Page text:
Is there any topic that is more touchy than a woman’s weight? Weight gain is part of pregnancy; there is no way around that in most cases, but the ideal weight gain for pregnancy does differ from woman to woman.
In fact, it can differ from pregnancy to pregnancy. My best friend has had three kids; she gained 30lbs with her first child and 60lbs – yes, seriously! – with her third. Sometimes, there is no rhyme or reason when it comes to the ideal weight for pregnancy.
So, if you’re curious about what you should expect or want to set a reasonable, healthy goal for yourself, here is what you need to know.
The Recommend Weight Gains for Single Babies
To set a recommended weight gain goal, your doctor should look at your body mass index before pregnancy. Your BMI measures your body fat compared to your weight and height.
The CDC gives us some recommended weight gains that we can look at for a guide, but remember, every woman is an individual. The recommendation follows whether your BMI indicates that you’re underweight, normal weight, overweight, or obese.
The Recommend Weight Gains for Twins or Multiples
Now, let’s take a look at what the recommendations are for twins or multiples. You can guess they’ll be considerably higher if you care for more than one baby!
How Much Should You Gain Each Week?
Your weight gain won’t be spread out evenly. Many women don’t gain a single ounce during the first trimester. Some women lose weight because of morning sickness.
Don’t worry; that’s normal. Don’t fret if you drop a few pounds before you enter the second trimester. You have plenty of time to catch back up.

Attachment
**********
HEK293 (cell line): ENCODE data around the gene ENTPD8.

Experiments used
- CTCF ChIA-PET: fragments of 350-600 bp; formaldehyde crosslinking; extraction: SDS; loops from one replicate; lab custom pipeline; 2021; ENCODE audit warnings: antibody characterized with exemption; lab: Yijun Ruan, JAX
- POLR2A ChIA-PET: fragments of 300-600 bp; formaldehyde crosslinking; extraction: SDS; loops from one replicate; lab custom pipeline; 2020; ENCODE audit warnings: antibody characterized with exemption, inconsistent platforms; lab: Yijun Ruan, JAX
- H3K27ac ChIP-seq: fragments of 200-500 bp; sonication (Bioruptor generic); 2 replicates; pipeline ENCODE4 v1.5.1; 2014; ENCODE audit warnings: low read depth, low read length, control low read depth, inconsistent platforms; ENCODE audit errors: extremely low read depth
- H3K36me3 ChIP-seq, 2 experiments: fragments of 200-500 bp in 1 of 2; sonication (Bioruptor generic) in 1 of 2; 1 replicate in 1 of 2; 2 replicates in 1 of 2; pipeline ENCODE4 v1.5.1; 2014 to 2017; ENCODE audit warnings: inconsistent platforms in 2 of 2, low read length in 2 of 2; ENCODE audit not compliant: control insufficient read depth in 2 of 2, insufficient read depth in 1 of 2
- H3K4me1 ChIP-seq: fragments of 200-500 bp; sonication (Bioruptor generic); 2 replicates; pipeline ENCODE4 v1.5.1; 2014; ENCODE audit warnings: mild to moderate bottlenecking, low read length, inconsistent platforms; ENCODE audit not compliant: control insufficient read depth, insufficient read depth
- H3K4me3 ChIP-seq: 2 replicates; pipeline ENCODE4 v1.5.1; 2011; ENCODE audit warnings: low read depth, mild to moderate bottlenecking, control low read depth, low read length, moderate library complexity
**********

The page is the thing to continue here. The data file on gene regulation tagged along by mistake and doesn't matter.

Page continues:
In general, you should gain 1.5 pounds per week in the first three months, but that’s only a total of 5.5 pounds. You can easily make that up in the second trimester when brownies and all food suddenly taste a lot better.
Expect to gain 1-3 pounds throughout your second and third trimesters. You might stop gaining weight in the final few weeks of your pregnancy. That’s normal in the week or two leading up to birth. It can be a sign of impending labor. So, if you went to the doctor and didn’t gain anything, pay attention – labor might be close.
Where Does The Weight Go?
The baby doesn’t gain most weight until the end of the pregnancy, so why are you gaining weight throughout your entire nine months?
There is more to the ideal pregnancy weight than just the baby’s weight. It’s easy to forget that so much more is happening inside your body that adds weight.
Here is a general explanation of where the pregnancy weight goes by the end of your pregnancy. These are all general estimations for women who gain 25-35 pounds.
- Baby: 7-9 pounds
- Placenta: 2-3 pounds
- Amniotic Fluid: 2-4 pounds
- Extra Blood Supply: 4-5 pounds
- Extra Stored Fat for Breastfeeding and Delivery: 5-10 pounds
- Larger Uterus: 2-6 pounds
Gain a Healthy Amount of Weight
An average pregnant woman needs to add an extra 300 calories more than she was before her pregnancy. That means you should consume between 2100-2800 calories.
Make those extra 300 calories, and be sure to eat healthy food. If you want only to put on the necessary, recommended amount of weight, here are some easy tips.
- Focus on eating 5-6 meals each day with smaller portions.
- Keep healthy snacks on your hands, such as cheese, nuts, raisins, and other dried fruit. Yogurt and fresh fruit are great snacks as well.
- Eat healthy fats, such as butter, cream cheese, sour cream, cheese, and coconut oil.
- Focus on lean meats and healthy proteins. Don’t forget beans and nuts count as protein! Do include seafood in your diet because it contains healthy omega-3 fatty acids, but keep the amount you eat limited.
Pregnancy keeps us on our toes, and it differs for each woman. The ideal weight for pregnancy is a range for each woman, depending on your pre-pregnancy BMI. Talk to your doctor about a good goal for your weight gain and focus on fueling your body with healthy foods that won’t increase your weight too dramatically.
Hey, this is Linda. My biggest accomplishment in life is being a mother of four children. Their current ages range from almost ten years old down to 20 months old.
I’m passionate about writing parenting articles because I understand so well all of the problems and trials you face as a parent. From breastfeeding woes to budgeting problems and behavior problems, along with everything in between, chances are I’ve faced it over the last ten years. Read more about Linda here.